A report has found evidence of poor food safety in meals given to people seeking asylum in the capital of England.

Concerns were raised about food in catered accommodation in London, with reports of unsafe products and a lack of provision for people with allergies.

Sustain, Jesuit Refugee Service UK, and Life Seekers Aid conducted the research between October 2023 and February 2024. In the UK, asylum claims are processed by the Home Office. This UK Government department is responsible for providing these people with accommodation and support to meet their needs.

There are two main types of housing. Hotels and hostels mainly provide temporary accommodation, and residents typically have no access to kitchen facilities, although some may have appliances such as a kettle or fridge. Dispersal accommodation is longer-term and self-catered. These sites usually have shared kitchen facilities so people can cook their own food.

Poor staff hygiene and expired food
Focus group participants included 29 people from varied backgrounds and in different situations. This included men and women aged between 18 and 69 from seven different global regions.

Focus group findings from hotels and hostels revealed various health and safety deficiencies in food provision, resulting in illness. Language barriers made it hard to complain or communicate food issues.

Issues listed by participants included poor hygiene, staff not using gloves to serve food and contamination by hairs or other objects, food safety problems such as raw or undercooked meat, insects in food, mold, and claims of people being hospitalized with food poisoning.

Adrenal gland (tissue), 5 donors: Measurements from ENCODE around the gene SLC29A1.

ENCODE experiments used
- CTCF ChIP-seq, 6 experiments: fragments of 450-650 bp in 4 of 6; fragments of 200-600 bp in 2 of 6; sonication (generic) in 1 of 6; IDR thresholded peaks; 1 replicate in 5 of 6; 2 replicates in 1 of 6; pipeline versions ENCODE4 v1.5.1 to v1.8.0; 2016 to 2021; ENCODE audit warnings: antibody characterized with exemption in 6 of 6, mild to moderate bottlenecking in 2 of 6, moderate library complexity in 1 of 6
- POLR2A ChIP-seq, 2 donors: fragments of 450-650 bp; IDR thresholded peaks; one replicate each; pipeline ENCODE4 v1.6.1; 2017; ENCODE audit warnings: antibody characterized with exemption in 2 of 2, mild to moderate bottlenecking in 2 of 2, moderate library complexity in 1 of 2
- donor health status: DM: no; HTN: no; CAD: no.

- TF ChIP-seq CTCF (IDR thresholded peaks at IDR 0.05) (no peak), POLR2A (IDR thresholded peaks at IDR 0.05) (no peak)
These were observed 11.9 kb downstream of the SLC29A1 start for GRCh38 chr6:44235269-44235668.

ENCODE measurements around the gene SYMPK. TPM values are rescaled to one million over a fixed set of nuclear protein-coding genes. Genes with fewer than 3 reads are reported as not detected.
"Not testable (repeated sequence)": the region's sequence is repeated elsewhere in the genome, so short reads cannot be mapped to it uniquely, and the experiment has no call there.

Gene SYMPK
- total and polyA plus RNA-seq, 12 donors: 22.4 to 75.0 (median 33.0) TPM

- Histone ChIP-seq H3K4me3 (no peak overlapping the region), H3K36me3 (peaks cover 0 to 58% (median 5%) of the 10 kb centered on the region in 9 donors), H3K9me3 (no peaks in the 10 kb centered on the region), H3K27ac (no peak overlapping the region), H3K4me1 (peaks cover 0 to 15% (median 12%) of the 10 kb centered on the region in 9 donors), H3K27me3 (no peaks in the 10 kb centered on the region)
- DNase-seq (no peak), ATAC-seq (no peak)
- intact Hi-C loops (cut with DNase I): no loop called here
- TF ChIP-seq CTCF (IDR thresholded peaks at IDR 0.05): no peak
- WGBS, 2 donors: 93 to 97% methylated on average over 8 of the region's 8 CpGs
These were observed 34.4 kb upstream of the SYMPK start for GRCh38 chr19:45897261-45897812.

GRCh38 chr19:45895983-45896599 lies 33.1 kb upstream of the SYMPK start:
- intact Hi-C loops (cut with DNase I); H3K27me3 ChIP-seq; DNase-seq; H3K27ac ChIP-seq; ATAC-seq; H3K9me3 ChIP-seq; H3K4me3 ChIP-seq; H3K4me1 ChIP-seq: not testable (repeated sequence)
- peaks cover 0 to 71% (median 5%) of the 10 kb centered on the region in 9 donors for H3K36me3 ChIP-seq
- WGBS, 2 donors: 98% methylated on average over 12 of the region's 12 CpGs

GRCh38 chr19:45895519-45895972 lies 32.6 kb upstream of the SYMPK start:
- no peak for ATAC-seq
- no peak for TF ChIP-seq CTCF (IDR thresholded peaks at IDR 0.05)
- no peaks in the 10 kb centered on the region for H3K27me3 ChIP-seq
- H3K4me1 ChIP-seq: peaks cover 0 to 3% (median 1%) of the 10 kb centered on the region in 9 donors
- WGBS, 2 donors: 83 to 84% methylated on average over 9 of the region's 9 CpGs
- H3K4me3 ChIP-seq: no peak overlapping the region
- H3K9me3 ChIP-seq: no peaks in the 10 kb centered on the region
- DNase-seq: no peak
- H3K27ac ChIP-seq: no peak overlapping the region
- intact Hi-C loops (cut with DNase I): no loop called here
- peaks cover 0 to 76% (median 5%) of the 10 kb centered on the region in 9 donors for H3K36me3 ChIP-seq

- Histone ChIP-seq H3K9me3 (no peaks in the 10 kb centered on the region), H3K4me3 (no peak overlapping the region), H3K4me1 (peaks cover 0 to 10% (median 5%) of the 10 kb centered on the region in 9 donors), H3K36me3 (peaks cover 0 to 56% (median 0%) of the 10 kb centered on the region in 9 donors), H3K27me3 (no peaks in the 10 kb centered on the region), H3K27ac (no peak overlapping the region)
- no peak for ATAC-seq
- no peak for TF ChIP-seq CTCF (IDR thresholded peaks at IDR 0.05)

There were also reports of being given food that was past the use-by date or where this date had been removed or concealed.

Focus group results from dispersal accommodation found people were offered poor quality and expired food. Respondents reported receiving expired food from charitable food aid and when shops give away items. Participants said the food they ate sometimes made them sick, and they were routinely worried it would.

Improving the situation
Mothers said there were serious issues with the safety of food in hotels, and it was not appropriate for those with allergies. There were instances where they had to use unsterilized tap water from the shared bathroom to make formula for their babies. Issues such as undercooked meat and expired food were a major concern for pregnant and breastfeeding mothers and young children.

One participant whose child had a severe allergy reported problems accessing the necessary allergen information when receiving food from charitable providers or community meals.

Areas for improvement were identified, such as having a clear complaints system and accountability for food standards, regular environmental health inspections, and the Home Office holding contractors accountable for the food they deliver. Minimum nutrition standards for food in catered accommodation should be set in line with school food standards, with food hygiene monitored and enforced.

Sustain said council environmental health teams should carry out inspections, work with hotel managers to replace any providers that are not meeting food hygiene standards, and ensure hotels have systems for reporting food-related illness.

“This report lays bare the horrifying impact of food insecurity for people in the asylum system: children going to bed crying in hunger, people becoming ill because of the only food they can eat, a daily struggle to make ends meet,” said Sarah Teather, director at Jesuit Refugee Service UK.

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